Improved fingerprinting system catches more criminals
Officials in King County say the adoption of a more advanced Automated Fingerprint Identification System (AFIS) a year ago has led to additional crimes being solved.
The regional AFIS is paid for through a property tax levy. It costs the average homeowner in King County about $20 a year.
Carol Gillespie, who manages AFIS for King County, says the most significant thing about the new, improved system is that it can handle palm as well as finger prints. 30 percent of all prints found at crime scenes involve parts of the hand other than the fingers.
Gillespie says the county started seeing results almost immediately.
The most notable case to date involved the rape of a 12 year old girl in her Shoreline home last December. There was no suspect, so a forensics team went to her house.
“They were able to find a palm print on a glass top vanity in the girl’s bedroom,” she said.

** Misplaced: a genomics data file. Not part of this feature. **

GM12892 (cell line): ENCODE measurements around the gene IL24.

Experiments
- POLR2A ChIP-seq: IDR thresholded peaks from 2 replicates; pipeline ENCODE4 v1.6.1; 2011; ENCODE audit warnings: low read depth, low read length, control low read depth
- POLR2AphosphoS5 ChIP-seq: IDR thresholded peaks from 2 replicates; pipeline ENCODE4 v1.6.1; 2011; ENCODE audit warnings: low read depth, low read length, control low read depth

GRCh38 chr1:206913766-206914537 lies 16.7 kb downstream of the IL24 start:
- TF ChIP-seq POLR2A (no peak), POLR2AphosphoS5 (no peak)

They entered the print into the county system and almost immediately got a match.
“They hit on a 2006 arrest of a person who was arrested in Kent for driving while license suspended,” she said.
Within just three days the suspect was arrested, confessed to the crime, and now faces 27 years to life.
Without the county’s new system, Gillespie says, the man likely would not have been caught.
The levy that funds the system ends this year. This week, King County Executive Dow Constantine is expected to present his proposal for renewing the property levy. It will likely be on the November ballot.